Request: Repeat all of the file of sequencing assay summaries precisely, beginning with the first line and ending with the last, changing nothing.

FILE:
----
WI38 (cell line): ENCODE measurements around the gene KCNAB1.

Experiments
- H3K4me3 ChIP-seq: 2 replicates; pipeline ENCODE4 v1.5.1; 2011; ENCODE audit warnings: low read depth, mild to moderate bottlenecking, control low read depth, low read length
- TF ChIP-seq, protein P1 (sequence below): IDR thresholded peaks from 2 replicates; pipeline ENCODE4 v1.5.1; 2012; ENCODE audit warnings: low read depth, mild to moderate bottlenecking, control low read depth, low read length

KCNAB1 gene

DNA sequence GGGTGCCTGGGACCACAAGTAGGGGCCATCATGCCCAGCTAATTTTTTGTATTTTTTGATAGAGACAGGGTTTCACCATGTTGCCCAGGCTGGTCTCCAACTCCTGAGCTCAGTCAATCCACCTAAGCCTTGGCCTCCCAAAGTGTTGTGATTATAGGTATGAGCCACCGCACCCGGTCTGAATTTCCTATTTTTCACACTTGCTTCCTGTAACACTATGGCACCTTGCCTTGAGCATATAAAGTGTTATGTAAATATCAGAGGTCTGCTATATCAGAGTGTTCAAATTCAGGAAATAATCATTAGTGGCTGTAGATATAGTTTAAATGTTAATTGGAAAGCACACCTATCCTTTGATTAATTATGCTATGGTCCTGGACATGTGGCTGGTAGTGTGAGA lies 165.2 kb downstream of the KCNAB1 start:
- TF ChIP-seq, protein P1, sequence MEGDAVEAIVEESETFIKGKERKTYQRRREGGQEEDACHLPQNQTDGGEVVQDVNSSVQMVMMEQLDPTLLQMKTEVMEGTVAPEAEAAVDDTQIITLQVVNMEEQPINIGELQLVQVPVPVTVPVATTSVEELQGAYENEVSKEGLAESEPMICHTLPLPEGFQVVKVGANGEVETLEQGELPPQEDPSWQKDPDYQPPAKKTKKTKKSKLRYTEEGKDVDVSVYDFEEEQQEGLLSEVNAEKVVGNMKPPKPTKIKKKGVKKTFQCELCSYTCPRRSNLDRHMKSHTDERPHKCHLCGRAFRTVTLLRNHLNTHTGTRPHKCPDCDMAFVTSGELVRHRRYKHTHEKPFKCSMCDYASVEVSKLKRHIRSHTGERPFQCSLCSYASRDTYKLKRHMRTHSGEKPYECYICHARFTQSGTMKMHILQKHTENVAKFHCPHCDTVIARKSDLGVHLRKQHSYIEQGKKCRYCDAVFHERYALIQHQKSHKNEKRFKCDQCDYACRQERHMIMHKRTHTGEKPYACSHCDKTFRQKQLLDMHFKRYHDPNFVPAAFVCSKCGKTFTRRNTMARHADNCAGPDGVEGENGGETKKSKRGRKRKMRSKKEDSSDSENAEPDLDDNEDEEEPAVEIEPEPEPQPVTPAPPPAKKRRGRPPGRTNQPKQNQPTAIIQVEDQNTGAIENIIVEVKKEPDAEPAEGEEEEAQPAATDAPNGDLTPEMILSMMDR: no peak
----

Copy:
WI38 (cell line): ENCODE measurements around the gene KCNAB1.

Experiments
- H3K4me3 ChIP-seq: 2 replicates; pipeline ENCODE4 v1.5.1; 2011; ENCODE audit warnings: low read depth, mild to moderate bottlenecking, control low read depth, low read length
- TF ChIP-seq, protein P1 (sequence below): IDR thresholded peaks from 2 replicates; pipeline ENCODE4 v1.5.1; 2012; ENCODE audit warnings: low read depth, mild to moderate bottlenecking, control low read depth, low read length

KCNAB1 gene

DNA sequence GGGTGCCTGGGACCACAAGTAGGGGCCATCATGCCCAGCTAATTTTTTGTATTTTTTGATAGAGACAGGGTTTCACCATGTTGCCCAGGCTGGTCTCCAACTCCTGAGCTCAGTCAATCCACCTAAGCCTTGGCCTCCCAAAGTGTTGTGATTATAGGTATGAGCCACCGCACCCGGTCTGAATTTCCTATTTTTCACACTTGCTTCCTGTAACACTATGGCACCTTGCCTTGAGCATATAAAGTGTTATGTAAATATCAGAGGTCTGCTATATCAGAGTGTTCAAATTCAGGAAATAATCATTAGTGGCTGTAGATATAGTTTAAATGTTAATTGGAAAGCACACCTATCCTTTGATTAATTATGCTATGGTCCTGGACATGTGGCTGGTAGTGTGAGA lies 165.2 kb downstream of the KCNAB1 start:
- TF ChIP-seq, protein P1, sequence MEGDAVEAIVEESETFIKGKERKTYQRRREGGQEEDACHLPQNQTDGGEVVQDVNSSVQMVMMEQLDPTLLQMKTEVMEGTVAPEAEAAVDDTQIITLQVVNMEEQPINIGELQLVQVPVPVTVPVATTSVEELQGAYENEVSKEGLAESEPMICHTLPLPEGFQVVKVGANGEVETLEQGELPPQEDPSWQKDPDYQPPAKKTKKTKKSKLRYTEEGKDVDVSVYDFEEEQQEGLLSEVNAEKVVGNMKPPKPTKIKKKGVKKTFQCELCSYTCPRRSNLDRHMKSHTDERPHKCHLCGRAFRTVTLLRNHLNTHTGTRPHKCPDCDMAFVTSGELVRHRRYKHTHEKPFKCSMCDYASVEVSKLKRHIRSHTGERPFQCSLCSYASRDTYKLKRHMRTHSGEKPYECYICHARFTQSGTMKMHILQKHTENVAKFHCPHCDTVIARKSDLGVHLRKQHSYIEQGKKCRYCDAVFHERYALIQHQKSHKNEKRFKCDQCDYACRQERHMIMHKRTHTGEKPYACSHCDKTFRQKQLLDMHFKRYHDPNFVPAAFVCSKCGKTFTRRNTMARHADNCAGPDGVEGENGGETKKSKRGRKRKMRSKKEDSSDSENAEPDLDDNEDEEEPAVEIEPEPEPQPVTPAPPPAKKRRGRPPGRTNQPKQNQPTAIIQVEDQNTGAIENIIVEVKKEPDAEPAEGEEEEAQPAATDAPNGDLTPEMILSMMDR: no peak